M-Commerce Speed Differences Can Hit 13-Fold

Written by Evan Schuman
August 3rd, 2011

Nowhere in the electronic commerce world is speed more critical than with mobile commerce, where an extra few seconds on an Android can feel to a consumer a lot longer than those same few seconds on a desktop. And just to prove that the solar system has a sense of humor—or perhaps a sense of sadism—nowhere are performance differences more sharp than in retail M-Commerce.

The latest stats from Web performance tracker Gomez show some of the faster sites (including QVC and Amazon) sometimes delivering speeds 13 times faster than what their slower counterparts (including Target, HSN and Netflix) are delivering. In April, for example, QVC had an average response time of 2.2 seconds, while Netflix delivered 28.6 seconds. In May, QVC scored 1.5 seconds to Netflix’s 11.3 seconds and Office Depot’s 8.5 seconds. In June, QVC was clocked at 2.3 seconds and Amazon at 4.6 seconds, compared with Wal-Mart at 9.7 seconds, Target at 9.6 seconds and HSN at 10.8 seconds.

The explanations for the sharp differences are many, with some sites simply not trying, in the sense that their “mobile sites” are simply their regular Web sites as seen through a mobile browser. Still, from the customer’s perspective, that’s a fair comparison because it reflects what the customer will likely experience.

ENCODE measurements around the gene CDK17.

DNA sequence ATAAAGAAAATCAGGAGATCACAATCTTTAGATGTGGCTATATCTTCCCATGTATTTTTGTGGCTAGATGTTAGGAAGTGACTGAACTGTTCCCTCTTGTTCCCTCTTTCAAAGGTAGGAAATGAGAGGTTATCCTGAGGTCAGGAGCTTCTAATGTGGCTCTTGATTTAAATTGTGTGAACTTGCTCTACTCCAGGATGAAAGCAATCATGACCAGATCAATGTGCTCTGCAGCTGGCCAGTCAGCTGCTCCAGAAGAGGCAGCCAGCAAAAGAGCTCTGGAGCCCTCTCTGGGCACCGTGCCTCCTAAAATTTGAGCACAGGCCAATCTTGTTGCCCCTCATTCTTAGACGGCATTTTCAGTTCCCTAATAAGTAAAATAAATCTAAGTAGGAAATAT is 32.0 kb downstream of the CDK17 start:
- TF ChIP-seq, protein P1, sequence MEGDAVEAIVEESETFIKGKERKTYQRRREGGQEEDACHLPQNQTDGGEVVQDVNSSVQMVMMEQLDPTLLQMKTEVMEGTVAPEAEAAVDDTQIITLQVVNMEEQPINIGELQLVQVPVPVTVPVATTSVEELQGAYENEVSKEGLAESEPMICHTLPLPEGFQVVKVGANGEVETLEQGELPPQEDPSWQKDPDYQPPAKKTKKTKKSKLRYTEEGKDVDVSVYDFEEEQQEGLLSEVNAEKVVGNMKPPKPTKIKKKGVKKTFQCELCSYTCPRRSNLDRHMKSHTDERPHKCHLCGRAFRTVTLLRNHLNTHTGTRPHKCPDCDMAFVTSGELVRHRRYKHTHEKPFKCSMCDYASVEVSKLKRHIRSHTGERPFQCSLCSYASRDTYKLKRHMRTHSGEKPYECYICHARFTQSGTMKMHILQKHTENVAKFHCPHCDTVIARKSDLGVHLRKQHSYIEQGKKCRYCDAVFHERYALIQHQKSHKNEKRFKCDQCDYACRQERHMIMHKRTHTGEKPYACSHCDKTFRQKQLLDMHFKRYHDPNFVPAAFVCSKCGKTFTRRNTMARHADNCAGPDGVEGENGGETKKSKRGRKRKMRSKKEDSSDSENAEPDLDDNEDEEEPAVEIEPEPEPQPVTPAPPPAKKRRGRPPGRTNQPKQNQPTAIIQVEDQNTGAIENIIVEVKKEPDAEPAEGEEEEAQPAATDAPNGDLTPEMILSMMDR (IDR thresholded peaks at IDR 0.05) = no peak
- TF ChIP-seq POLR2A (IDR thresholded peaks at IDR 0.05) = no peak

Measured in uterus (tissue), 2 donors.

But one of the biggest slowdowns, according to Amir Rozenberg, a product manager at Gomez, is something designed to actually facilitate mobile performance: redirects. Many mobile sites try and get sophisticated and deliver a highly customized— and hopefully optimized— experience for shoppers. That might mean detecting the customer’s geography, mobile platform (and sometimes even more granular details, such as “different experiences based on the different versions of the iPhone”) and cookie-based preferences, in addition to delivering the best version of the site. “I’ve seen mobile sites with six or seven redirects,” Rozenberg said.

Other mobile acceleration efforts are more typical, such as minimizing JavaScript and CSS code. “You really want to reduce the redirects and to then cache those redirections,” he said. Analytics are also a major slowness agent, with Rozenberg suggesting that having analytics load later can be a huge help, admittedly at a data-cost.


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